• 1 chart per tab.
  • 3 indicators per chart.
  • 1 saved chart layout.
  • 1 indicator template.
  • Stock/Forex/Crypto Screener.
  • Market Replay Function (only on daily and weekly)
  • Volume Profile Indicator
  • Strategy Tester


  • Access to the charts.
  • No ads.
  • 2 charts per tab.
  • 5 indicators per chart.
  • 5 saved chart layouts.
  • Infinite indicator templates.
  • Stock/Forex/Crypto Screener.
  • Market Replay Function
  • Volume Profile Indicator
  • Strategy Tester

Pro +

  • Access to the charts.
  • No ads.
  • 4 charts per tab.
  • 10 indicators per chart.
  • 10 saved chart layouts.
  • Infinite indicator templates.
  • Stock/Forex/Crypto Screener.
  • Market Replay Function
  • Volume Profile Indicator
  • Strategy Tester


  • Access to the charts.
  • No ads.
  • 8 charts per tab.
  • 25 indicators per chart.
  • Infinite saved chart layouts.
  • Infinite indicator templates.
  • Stock/Forex/Crypto Screener.
  • Market Replay Function
  • Volume Profile Indicator
  • Strategy Tester

Check this comparison on the Tradingview site for a more detailed breakdown of the features that come with each different account type:

Important Note: Not sure if Tradingview is for you? Get the free trial… Tradingview gives all users a 1 month free trial to test the platform and try out all it’s features. All the pro and pro + features are included, and you have full access to the paid tools I talk about later.

Understanding The Chart Window

So when you first open Tradingview, either with or without a paid account, you’ll find yourself on the chart window.

Tradingview’s pride and joy here.

The chart window shows the price of a currency/stock/commodity through a chart and contains all the tools, indicators, and options you can use in your analysis.

Suffice to say it’s the place you’ll be spending most of your time.

tradingview chart screen

Now for all you beginners out there, this screen probably looks like a mess of different options and tools. That’s why I thought when I first started using it, and I’m sure that’s what many of you think right now.

But don’t worry… while it looks complicated at first, once you know a few things, the chart window is much simpler than it seems…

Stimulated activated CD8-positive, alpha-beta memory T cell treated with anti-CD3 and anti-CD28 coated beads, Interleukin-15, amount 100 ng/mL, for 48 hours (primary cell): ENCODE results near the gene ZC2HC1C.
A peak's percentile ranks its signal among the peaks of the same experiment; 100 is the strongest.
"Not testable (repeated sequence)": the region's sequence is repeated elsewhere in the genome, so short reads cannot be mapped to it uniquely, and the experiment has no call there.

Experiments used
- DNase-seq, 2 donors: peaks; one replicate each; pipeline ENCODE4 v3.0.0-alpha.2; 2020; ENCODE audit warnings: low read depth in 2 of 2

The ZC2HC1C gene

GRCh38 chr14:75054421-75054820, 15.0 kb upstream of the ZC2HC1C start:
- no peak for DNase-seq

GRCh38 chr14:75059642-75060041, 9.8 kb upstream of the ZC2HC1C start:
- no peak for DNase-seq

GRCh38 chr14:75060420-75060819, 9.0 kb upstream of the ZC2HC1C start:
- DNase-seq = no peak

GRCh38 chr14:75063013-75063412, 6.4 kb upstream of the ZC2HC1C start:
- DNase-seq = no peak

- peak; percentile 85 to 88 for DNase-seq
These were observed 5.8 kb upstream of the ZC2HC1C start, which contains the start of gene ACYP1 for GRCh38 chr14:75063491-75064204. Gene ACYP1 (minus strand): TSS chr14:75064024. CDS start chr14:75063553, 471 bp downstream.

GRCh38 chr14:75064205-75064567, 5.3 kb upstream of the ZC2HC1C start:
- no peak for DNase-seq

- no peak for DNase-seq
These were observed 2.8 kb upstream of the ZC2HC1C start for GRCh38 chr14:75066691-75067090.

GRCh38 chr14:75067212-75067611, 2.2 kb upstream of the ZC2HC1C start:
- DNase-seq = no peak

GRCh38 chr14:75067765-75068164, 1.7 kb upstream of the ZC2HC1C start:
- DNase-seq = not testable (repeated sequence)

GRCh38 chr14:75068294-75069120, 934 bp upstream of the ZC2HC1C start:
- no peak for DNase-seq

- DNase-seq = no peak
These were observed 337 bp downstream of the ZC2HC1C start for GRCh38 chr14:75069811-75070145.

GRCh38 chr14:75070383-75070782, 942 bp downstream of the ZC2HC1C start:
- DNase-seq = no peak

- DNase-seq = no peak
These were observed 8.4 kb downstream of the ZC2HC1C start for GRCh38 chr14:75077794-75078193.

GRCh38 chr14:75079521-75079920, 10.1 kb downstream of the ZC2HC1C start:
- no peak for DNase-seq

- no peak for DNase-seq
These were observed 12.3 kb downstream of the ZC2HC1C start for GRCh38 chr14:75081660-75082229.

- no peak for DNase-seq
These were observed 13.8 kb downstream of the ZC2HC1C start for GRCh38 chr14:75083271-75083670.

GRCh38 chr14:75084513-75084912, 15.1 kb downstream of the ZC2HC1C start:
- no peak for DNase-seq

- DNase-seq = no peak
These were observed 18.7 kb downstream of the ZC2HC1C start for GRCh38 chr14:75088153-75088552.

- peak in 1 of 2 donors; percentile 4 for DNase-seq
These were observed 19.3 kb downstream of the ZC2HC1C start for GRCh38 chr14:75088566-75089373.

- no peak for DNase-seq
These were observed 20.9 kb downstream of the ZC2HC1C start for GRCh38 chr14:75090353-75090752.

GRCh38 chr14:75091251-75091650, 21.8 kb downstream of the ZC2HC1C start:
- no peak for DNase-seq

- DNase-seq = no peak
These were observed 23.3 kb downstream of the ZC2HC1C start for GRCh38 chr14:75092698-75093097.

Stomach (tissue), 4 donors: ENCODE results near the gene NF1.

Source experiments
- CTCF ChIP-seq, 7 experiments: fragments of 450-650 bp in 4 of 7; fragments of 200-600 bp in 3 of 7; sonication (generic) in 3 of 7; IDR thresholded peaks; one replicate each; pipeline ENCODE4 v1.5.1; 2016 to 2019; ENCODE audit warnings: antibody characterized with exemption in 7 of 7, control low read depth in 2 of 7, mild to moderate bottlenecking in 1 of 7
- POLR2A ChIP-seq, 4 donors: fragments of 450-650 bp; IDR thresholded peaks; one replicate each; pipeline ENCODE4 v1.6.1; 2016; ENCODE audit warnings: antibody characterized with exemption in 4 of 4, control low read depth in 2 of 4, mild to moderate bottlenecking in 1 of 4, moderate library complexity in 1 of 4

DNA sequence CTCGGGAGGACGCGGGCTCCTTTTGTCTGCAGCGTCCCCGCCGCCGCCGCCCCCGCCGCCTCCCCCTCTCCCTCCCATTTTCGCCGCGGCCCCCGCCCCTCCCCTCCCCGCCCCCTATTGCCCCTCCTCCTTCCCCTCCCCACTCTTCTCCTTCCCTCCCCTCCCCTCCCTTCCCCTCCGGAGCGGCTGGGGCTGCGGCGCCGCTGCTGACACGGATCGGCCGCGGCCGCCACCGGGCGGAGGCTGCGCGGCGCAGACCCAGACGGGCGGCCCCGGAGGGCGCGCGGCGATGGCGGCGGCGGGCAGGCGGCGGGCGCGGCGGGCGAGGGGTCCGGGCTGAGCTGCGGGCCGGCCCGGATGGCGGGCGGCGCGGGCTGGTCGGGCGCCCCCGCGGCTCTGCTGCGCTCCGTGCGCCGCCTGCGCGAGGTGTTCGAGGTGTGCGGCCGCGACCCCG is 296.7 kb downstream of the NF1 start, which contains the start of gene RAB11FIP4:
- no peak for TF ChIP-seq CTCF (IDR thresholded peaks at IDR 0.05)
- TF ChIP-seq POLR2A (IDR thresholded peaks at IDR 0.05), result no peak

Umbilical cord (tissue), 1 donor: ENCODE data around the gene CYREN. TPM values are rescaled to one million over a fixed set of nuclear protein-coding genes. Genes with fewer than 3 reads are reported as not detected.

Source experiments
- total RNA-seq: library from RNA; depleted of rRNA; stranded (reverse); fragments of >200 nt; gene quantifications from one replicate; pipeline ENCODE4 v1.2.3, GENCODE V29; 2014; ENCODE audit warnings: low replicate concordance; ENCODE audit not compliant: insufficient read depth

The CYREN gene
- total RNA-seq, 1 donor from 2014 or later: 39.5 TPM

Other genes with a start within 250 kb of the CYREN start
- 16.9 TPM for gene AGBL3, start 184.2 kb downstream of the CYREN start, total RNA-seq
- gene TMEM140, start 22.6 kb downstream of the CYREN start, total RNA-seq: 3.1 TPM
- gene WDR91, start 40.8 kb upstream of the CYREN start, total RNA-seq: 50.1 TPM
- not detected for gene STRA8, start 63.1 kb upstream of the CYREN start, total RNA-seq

The window contains 4 different tabs, each which I’ve marked with an arrow.

These tabs contain all the options for viewing charts and conducting analysis. From here, you can add indicators, switch between different pairs (or other assets), add lines and rectangles – good for supply and demand trading – as well view information on the price of a currency and news around the world.

We’ll dive into the options of each tab later, before that, here’s a quick overview of what each one does…

Top Menu (Red Arrow)

The top menu contains the basic options for changing the chart, like switching between pairs, changing timeframes, selecting different chart types, etc. Head here first to get your chart set up ready for analysis.

Chart Area (Not Marked)

The middle of the chart, where you can see the price of the currency, is called the chart area.

When you add a tool or indicator to the chart, it’ll show somewhere here – some indicators will open in a graph below the chart too. Change the chart settings by right-clicking and selecting “Settings”.

Left Side Menu (Red Arrow)

All your favourite drawing tools like rectangles, lines, and fib retracements are found down the left side menu. As you can see, A LOT of tools feature here, and each one has a drop-down list containing even more within. We’ll go over these in more detail later on, so you can see how they work.

Right Side Menu (Red Arrow)

You probably won’t use the right menu too much. It mostly shows the different social options Tradingview provides, but the top half of the menu does contain a few useful trading tools, like the calendar and alerts box.

Bottom Menu (Red Arrow)

To find most of the specialized tools Tradingview provides, head down to the bottom menu. The strategy tester and editor I mentioned earlier feature here, as do the stock screener and notes tab.

Important Note: Unlike other online charting sites, you don’t need to manually save your analysis every time you use Tradingview. Everything gets saved to the cloud automatically as you carry out your analysis. So whenever you re-open the site and login, your charts remains the same as when you left them.

Setting Up The Chart Area

Don’t feel overwhelmed by all the options on Tradingview. I know it’s a lot to take in, but you’ll get the hang of it in no time, trust me. In a minute, I’ll run you through everything step-by-step, so you know exactly what each option does and how it works.

Before we get to that, however, let me show you how to set your charts up, ready for trading.

We only need to change a couple of things here, so it shouldn’t take too long.

So first of all, you want to change the chart type to a candlestick.

By default, Tradingview displays a line chart. While this comes in handy in certain situations – like for quickly finding S & R levels – for normal analysis, it doesn’t give us enough information about the price. So switch it over to a candlestick chart to get a better idea of what price is up to.

Change the chart type by clicking the little chart icon and selecting “Candlestick” from the drop-down list.

With that out of the way, it’s time to adjust the chart settings.